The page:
“It’s perfect just the way it is!”

“It’s perfect just the way it is!”

Despite having lived for many years with an undiagnosed neurodegenerative disease, Anelle is a young woman who has learnt to be deeply contented.

5 min ·

To her friends and family, Anelle exudes calmness, kindness and a deep contentment in all of life’s situations. This is not something that comes naturally for this 36-year-old primary school teacher who has lived for many years with an – as yet – undiagnosed progressive disease. We sat down with Anelle to see if we could get some insight into the experiences of a young girl and woman who has grown in her faith in the face of adversity.

An unknown disease

At the age of 13, Anelle developed a limp in her right leg and started to notice that she had lost movement in her toes and control of her foot. Visits to medical specialists brought little clarity. The doctors diagnosed her with a progressive neurodegenerative auto immune disease, but they were unable to give it a specific name. It was the start of a journey that has helped to form Anelle into the person that she is today.

“Initially, I was still able to walk fine, but then things progressed and the symptoms got strange and things were happening,” Anelle explains. This was no easy experience, especially for a teenager. Anelle’s simple faith in God was put to the test.

Things that an energetic young girl had been used to doing, became increasingly difficult, as the slow progression of the disease led to limited movement and loss of sensation in her hands and feet. At the same time, her vocal chords started to weaken, affecting her speech.

“In the beginning there were questions,” she continues, “And, even now, some days are harder than others.”

“Our tendency is to always want something”

Through this affliction, Anelle has learnt to put her trust in God; but it hasn’t been easy. Like everyone else, Anelle had her plans and her thoughts about how her life would pan out.

“I would say one of the biggest things was to let go of my own plans – to give up my picture of how things would and should be and to just give it over to God so that He could guide things the way He wanted.”

With time, Anelle has become increasingly reconciled and thankful for what God has allowed to happen to her.

“I think the secret lies in choosing to be thankful, because your tendency is to always want something – this or that must be better; this shouldn’t be like that … But why can’t it be like that? Or why must something be “better?” Or why must something be different? It’s perfect just the way it is. You need to be thankful. For example – if someone can sing beautifully, I can decide to enjoy listening to them instead of becoming bitter because I can’t sing.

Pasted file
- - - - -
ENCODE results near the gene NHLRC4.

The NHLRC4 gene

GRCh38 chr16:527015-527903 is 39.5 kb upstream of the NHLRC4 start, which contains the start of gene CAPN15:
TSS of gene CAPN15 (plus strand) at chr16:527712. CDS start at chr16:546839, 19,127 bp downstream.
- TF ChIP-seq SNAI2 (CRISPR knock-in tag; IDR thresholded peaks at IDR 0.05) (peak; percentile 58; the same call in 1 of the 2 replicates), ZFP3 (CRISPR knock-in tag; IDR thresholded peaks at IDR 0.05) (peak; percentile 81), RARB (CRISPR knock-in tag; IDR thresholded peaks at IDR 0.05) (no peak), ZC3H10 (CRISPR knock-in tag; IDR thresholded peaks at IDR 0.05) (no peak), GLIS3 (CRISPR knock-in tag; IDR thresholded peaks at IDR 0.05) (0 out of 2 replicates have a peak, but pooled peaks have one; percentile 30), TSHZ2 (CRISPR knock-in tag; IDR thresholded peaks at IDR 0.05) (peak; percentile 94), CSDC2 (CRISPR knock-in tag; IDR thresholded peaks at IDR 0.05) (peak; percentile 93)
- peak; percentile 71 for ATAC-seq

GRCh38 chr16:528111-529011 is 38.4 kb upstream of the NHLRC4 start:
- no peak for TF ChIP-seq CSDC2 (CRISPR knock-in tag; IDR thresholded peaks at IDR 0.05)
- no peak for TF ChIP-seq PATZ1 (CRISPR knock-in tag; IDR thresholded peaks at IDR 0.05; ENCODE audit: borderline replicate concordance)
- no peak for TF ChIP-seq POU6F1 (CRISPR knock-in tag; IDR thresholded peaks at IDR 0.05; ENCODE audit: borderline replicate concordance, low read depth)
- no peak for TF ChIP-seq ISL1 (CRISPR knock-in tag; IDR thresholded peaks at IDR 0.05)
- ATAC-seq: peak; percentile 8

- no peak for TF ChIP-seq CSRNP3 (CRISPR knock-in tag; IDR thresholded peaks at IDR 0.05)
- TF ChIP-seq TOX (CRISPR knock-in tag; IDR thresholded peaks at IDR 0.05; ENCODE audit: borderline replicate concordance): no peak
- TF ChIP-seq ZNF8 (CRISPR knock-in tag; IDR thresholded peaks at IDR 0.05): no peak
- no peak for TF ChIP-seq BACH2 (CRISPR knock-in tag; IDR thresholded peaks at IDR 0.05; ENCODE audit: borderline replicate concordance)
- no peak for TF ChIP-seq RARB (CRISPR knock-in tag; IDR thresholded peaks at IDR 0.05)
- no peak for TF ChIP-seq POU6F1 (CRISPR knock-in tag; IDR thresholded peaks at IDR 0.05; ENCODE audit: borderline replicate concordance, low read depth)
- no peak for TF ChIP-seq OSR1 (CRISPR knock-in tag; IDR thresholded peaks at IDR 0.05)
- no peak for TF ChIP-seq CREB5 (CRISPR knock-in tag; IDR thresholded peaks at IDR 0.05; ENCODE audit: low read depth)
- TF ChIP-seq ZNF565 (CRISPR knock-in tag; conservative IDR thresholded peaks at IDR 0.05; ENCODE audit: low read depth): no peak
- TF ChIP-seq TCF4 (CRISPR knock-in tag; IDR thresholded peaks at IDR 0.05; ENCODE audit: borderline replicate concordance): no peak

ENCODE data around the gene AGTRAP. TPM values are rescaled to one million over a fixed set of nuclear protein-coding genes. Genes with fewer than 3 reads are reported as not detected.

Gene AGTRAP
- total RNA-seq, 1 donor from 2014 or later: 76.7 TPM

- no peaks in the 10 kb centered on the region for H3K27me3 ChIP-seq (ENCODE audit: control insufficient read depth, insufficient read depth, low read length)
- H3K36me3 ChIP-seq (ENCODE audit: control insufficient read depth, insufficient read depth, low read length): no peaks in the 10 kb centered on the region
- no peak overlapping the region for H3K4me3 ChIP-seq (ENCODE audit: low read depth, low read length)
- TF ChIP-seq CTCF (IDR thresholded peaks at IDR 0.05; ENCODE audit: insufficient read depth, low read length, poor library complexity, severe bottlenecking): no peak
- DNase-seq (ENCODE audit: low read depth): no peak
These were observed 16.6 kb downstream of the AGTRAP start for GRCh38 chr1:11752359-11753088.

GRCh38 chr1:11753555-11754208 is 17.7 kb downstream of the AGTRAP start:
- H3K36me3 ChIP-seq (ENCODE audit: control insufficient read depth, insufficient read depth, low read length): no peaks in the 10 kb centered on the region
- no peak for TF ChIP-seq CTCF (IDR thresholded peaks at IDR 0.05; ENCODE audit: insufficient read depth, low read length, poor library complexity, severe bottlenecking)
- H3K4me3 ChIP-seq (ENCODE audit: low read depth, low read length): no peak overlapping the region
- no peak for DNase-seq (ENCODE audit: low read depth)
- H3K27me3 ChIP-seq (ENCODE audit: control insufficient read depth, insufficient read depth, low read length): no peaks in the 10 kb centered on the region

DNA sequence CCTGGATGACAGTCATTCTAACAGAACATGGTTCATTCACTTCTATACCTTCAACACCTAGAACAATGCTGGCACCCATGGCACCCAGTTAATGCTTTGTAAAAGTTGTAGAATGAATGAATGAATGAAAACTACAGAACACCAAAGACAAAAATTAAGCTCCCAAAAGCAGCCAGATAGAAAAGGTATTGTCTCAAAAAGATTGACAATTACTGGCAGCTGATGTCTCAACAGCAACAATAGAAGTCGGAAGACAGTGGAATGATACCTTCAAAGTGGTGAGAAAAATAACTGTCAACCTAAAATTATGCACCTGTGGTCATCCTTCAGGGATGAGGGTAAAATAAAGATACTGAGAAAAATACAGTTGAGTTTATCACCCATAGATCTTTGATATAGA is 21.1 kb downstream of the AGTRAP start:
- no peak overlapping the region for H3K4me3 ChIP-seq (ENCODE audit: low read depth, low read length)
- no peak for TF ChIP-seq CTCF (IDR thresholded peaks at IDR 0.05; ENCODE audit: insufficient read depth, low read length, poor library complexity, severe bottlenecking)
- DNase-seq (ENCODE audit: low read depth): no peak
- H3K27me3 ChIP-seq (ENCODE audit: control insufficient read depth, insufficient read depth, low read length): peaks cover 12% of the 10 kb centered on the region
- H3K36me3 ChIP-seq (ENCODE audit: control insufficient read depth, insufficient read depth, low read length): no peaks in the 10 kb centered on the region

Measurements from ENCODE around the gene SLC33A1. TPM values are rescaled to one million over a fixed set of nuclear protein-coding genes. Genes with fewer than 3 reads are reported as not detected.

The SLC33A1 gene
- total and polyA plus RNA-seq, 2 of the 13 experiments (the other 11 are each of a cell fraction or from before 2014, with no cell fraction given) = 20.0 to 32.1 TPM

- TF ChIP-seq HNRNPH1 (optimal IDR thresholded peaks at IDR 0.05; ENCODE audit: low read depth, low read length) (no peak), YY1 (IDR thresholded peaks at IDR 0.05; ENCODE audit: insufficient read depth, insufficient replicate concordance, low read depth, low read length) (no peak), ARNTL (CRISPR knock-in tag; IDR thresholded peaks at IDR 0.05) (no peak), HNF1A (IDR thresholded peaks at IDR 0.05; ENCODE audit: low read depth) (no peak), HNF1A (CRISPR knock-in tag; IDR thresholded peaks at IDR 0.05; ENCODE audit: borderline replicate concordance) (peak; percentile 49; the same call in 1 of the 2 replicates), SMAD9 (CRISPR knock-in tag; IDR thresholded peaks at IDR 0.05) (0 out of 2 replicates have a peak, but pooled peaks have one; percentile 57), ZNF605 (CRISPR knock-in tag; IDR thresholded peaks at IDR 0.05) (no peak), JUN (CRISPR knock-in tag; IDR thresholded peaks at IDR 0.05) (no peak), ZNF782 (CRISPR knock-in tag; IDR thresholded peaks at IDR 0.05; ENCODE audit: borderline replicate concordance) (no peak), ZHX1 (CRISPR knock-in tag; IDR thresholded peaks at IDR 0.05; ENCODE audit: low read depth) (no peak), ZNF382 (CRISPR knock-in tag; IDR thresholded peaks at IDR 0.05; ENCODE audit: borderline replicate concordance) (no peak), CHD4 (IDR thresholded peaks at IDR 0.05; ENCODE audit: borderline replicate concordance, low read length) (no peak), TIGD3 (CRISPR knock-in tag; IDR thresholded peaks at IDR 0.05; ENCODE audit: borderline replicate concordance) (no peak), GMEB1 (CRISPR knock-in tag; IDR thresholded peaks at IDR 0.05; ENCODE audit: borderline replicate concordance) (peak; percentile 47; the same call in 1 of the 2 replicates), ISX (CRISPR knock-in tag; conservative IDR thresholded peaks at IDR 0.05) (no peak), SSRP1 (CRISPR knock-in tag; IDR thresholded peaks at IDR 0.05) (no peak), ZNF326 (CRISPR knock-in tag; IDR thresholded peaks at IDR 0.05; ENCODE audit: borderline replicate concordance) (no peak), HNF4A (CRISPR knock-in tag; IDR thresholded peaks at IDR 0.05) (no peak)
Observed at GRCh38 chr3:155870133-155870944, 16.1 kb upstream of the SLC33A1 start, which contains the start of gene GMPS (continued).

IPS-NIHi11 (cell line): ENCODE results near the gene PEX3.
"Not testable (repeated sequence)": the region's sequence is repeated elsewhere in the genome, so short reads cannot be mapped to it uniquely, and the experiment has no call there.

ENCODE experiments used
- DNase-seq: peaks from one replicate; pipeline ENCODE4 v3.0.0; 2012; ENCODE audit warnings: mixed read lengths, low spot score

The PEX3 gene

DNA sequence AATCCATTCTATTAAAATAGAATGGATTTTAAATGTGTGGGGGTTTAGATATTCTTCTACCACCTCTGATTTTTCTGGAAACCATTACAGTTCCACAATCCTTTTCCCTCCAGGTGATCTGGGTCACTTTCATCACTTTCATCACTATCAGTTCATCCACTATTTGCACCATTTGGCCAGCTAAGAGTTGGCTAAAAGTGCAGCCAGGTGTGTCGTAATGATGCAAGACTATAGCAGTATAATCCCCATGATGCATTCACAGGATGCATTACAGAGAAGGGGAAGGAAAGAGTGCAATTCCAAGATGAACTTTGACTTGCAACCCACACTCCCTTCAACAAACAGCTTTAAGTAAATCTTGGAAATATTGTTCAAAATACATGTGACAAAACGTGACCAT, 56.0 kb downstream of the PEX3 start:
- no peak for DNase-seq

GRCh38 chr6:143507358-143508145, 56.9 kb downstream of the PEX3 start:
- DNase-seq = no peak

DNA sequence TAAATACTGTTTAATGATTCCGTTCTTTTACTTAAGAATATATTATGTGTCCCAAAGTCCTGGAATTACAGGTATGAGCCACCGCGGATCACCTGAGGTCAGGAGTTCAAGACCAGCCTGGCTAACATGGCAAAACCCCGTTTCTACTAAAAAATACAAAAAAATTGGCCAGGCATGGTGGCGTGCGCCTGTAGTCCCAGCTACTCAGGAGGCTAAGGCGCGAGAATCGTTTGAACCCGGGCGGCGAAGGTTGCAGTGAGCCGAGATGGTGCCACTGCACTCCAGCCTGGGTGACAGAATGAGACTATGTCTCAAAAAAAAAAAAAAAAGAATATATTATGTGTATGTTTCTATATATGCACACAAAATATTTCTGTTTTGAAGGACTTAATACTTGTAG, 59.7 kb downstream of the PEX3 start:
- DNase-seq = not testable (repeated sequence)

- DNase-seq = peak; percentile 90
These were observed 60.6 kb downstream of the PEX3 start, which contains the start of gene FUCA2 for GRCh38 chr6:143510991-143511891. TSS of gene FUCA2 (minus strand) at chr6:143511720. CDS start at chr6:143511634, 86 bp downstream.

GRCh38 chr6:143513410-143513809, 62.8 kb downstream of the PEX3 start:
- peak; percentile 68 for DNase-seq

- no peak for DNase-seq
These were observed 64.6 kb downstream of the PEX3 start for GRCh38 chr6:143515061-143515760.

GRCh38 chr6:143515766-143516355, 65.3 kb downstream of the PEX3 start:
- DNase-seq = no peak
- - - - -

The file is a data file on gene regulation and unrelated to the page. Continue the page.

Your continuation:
“It’s just like that verse in Hebrews; Jesus said: ‘Here I am God, to do your will.’ (Hebrews 10:7) That’s also what I can do, with the body I have and the abilities I have,” she explains.

God knows what’s best

Anelle does not dwell upon all the details of her struggles, but, it is clear that she has faced many challenges. As a teacher at a primary school, her job naturally requires a good deal of speaking. With her weak voice muscles, things can be unpredictable.

“You can get discouraged and want to say ‘What’s the point?,’ but God is really faithful in His promises. He helps you to get through a day or through a week. It doesn’t matter how tough it gets. It does get tough at times, especially when you’re at school and all of a sudden your voice doesn’t work or something. But when I surrender to God and ask for help in those situations, He makes things work out. My pupils are able to pass their classes, even with a teacher that sometimes sounds like this,” Anelle smiles as she refers to her hoarse, raspy voice.

The disease that Anelle has is progressive and there is no known cure. Apart from injections to her vocal cords, there is no medication available to combat the illness. She also wears a splint on her leg to make walking easier. With her restricted mobility and speech, Anelle has obviously been tempted to self-pity.

“It gets tough; you can’t see a way out. But it’s important to always know God is there by your side. He made each one of us and He knows our innermost being – what is tough for us and what’s not. He knows what to do to help us.

“There is a verse that says: ‘Humble yourselves under the mighty hand of God …’ 1 Peter 5:6. That is one of the things that has helped me the most – just to humble myself under God and His treatment, and to humble myself no matter what comes my way. God knows what He is doing.

“My body can be broken down to nothing, but my spirit can go up towards heaven. I am so thankful for that, because it keeps me humble, close to God and dependent on Him.”

Anelle concludes, “I read a book about a God-fearing woman called Esther Smith  – she talks about how your own problems become insignificant when you focus on blessing others and being good to them. Sometimes it can be like this, you know: ‘Poor me, I can’t speak, my voice won’t work.’ Go and bless someone, be good to someone, and then your problems are nothing!”

As Anelle speaks, it becomes clear that she is a young woman that fights for her faith, through thick and thin. She has a faith and a life that is tested and true – a life that inspires those around her, whether she knows it or not.

Scripture taken from the New King James Version®, unless otherwise specified. Copyright © 1982 by Thomas Nelson. Used by permission. All rights reserved.